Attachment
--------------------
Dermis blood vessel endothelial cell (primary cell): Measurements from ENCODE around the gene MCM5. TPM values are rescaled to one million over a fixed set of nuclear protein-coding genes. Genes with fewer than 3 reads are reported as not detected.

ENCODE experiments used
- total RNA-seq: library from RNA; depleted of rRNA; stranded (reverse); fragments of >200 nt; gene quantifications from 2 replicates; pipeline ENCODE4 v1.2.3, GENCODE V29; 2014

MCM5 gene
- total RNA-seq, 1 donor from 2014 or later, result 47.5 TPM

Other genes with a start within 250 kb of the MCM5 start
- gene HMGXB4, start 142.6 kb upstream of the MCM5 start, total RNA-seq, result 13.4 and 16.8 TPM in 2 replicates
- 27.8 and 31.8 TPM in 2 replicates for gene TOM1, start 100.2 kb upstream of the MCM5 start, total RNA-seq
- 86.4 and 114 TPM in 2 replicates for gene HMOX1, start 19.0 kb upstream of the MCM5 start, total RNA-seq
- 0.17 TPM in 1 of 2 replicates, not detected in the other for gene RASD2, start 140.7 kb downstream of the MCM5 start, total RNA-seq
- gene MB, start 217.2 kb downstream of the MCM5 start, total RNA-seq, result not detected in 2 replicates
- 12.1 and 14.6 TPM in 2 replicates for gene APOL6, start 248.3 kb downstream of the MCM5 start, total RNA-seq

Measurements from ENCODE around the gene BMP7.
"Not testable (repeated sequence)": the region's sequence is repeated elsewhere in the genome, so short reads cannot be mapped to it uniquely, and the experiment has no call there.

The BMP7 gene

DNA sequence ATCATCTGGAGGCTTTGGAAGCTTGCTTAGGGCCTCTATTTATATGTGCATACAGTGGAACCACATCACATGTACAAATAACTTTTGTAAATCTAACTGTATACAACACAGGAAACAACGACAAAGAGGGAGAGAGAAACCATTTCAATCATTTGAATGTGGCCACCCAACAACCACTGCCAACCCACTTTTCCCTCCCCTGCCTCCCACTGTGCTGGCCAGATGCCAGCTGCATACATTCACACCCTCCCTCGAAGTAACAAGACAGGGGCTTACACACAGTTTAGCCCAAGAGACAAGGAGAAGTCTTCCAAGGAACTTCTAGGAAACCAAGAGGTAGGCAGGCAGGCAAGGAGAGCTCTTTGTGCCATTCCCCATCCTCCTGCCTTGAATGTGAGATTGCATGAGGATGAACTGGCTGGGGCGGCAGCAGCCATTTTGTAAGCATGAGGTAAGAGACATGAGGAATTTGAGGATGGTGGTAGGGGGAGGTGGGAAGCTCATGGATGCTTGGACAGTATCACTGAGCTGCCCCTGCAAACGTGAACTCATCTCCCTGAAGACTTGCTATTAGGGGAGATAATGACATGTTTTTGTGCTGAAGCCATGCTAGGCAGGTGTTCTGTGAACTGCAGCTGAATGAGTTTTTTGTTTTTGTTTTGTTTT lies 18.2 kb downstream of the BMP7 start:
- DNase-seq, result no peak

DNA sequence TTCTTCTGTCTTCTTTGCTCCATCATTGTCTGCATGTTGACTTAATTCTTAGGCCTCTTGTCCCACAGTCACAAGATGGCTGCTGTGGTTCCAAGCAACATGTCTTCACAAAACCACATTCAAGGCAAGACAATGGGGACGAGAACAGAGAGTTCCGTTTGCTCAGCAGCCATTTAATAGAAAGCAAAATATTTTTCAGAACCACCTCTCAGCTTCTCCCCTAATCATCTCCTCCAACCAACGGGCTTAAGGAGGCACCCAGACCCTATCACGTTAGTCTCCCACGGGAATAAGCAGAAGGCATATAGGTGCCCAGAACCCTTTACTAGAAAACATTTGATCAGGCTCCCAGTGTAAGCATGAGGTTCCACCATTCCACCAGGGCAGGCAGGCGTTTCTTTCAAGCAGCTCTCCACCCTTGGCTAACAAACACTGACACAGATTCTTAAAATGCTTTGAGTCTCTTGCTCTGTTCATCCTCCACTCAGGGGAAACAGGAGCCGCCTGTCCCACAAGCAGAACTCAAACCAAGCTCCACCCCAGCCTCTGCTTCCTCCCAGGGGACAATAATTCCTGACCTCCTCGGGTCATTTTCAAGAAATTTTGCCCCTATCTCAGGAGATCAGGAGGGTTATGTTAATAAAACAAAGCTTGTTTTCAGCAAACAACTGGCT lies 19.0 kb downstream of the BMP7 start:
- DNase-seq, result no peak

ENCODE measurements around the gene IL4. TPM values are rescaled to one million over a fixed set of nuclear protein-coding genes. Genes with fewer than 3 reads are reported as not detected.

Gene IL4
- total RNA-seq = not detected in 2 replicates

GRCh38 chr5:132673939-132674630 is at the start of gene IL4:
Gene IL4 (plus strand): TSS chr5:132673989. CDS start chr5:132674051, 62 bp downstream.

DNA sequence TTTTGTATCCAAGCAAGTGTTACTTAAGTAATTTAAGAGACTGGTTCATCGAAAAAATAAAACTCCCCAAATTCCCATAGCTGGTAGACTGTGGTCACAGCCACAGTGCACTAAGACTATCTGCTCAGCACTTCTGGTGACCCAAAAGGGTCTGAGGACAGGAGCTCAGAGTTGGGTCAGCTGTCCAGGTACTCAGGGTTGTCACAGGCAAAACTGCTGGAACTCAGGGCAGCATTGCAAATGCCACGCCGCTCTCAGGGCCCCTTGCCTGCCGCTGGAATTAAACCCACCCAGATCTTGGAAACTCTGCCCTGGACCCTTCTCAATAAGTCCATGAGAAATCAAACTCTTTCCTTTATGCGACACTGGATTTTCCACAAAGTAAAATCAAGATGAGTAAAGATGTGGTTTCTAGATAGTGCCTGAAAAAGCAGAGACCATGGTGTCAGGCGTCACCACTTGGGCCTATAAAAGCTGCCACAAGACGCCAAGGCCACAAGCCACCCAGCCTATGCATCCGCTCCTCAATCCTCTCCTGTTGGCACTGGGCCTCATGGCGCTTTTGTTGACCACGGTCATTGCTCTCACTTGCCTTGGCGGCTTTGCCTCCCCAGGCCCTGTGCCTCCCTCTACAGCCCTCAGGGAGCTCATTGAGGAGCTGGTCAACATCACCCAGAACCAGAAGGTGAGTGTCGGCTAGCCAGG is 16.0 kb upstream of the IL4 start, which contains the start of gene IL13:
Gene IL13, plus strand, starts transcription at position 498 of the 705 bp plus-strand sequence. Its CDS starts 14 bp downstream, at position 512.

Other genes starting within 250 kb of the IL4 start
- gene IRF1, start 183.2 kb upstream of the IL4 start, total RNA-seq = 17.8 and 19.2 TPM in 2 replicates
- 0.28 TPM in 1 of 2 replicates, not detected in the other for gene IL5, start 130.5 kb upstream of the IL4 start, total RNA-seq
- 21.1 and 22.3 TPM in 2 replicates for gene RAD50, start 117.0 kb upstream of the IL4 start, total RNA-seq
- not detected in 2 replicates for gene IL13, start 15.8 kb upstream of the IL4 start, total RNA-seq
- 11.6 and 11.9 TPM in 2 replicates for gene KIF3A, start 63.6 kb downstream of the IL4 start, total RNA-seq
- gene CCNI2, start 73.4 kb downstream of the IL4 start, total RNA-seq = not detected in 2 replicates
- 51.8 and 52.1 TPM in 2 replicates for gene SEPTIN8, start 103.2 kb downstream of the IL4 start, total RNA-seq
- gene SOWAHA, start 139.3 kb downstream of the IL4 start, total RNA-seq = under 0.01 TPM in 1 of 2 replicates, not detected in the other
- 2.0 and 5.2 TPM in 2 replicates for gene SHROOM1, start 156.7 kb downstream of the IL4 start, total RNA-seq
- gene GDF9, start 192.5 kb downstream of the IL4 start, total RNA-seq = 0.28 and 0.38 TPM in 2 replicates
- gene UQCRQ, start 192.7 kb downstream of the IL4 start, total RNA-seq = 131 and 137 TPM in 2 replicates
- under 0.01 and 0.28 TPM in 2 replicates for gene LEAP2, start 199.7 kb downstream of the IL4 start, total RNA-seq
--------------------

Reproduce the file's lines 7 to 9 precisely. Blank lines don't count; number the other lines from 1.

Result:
- gene HMGXB4, start 142.6 kb upstream of the MCM5 start, total RNA-seq, result 13.4 and 16.8 TPM in 2 replicates
- 27.8 and 31.8 TPM in 2 replicates for gene TOM1, start 100.2 kb upstream of the MCM5 start, total RNA-seq
- 86.4 and 114 TPM in 2 replicates for gene HMOX1, start 19.0 kb upstream of the MCM5 start, total RNA-seq